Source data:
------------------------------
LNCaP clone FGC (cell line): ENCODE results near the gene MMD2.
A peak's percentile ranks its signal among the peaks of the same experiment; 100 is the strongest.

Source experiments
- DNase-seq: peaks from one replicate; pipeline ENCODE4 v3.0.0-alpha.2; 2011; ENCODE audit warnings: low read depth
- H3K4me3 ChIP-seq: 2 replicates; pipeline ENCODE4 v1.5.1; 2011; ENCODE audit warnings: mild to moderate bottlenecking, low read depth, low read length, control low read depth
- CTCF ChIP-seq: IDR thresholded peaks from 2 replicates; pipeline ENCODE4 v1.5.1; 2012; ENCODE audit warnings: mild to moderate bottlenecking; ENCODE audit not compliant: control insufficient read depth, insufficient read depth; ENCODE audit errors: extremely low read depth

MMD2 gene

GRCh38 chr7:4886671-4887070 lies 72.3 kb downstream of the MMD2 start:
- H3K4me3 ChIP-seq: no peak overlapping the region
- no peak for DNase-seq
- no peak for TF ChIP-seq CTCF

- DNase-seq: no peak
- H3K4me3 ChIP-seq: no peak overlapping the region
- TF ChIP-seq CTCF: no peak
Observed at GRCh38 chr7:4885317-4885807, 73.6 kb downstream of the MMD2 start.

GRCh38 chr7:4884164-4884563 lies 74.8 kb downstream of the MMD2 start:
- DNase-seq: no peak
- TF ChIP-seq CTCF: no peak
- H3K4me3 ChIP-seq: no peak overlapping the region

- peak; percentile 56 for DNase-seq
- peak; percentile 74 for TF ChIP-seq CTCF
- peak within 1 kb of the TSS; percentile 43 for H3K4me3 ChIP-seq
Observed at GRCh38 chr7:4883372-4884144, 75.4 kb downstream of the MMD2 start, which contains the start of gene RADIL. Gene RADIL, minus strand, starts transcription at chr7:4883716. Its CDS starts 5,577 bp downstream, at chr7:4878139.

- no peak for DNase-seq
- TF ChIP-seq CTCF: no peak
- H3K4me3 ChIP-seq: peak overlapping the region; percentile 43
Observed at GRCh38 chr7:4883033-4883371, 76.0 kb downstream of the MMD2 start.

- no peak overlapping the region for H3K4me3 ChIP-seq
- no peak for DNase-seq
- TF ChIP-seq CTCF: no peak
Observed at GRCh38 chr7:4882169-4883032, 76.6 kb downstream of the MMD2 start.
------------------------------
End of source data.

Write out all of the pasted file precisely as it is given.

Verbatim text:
LNCaP clone FGC (cell line): ENCODE results near the gene MMD2.
A peak's percentile ranks its signal among the peaks of the same experiment; 100 is the strongest.

Source experiments
- DNase-seq: peaks from one replicate; pipeline ENCODE4 v3.0.0-alpha.2; 2011; ENCODE audit warnings: low read depth
- H3K4me3 ChIP-seq: 2 replicates; pipeline ENCODE4 v1.5.1; 2011; ENCODE audit warnings: mild to moderate bottlenecking, low read depth, low read length, control low read depth
- CTCF ChIP-seq: IDR thresholded peaks from 2 replicates; pipeline ENCODE4 v1.5.1; 2012; ENCODE audit warnings: mild to moderate bottlenecking; ENCODE audit not compliant: control insufficient read depth, insufficient read depth; ENCODE audit errors: extremely low read depth

MMD2 gene

GRCh38 chr7:4886671-4887070 lies 72.3 kb downstream of the MMD2 start:
- H3K4me3 ChIP-seq: no peak overlapping the region
- no peak for DNase-seq
- no peak for TF ChIP-seq CTCF

- DNase-seq: no peak
- H3K4me3 ChIP-seq: no peak overlapping the region
- TF ChIP-seq CTCF: no peak
Observed at GRCh38 chr7:4885317-4885807, 73.6 kb downstream of the MMD2 start.

GRCh38 chr7:4884164-4884563 lies 74.8 kb downstream of the MMD2 start:
- DNase-seq: no peak
- TF ChIP-seq CTCF: no peak
- H3K4me3 ChIP-seq: no peak overlapping the region

- peak; percentile 56 for DNase-seq
- peak; percentile 74 for TF ChIP-seq CTCF
- peak within 1 kb of the TSS; percentile 43 for H3K4me3 ChIP-seq
Observed at GRCh38 chr7:4883372-4884144, 75.4 kb downstream of the MMD2 start, which contains the start of gene RADIL. Gene RADIL, minus strand, starts transcription at chr7:4883716. Its CDS starts 5,577 bp downstream, at chr7:4878139.

- no peak for DNase-seq
- TF ChIP-seq CTCF: no peak
- H3K4me3 ChIP-seq: peak overlapping the region; percentile 43
Observed at GRCh38 chr7:4883033-4883371, 76.0 kb downstream of the MMD2 start.

- no peak overlapping the region for H3K4me3 ChIP-seq
- no peak for DNase-seq
- TF ChIP-seq CTCF: no peak
Observed at GRCh38 chr7:4882169-4883032, 76.6 kb downstream of the MMD2 start.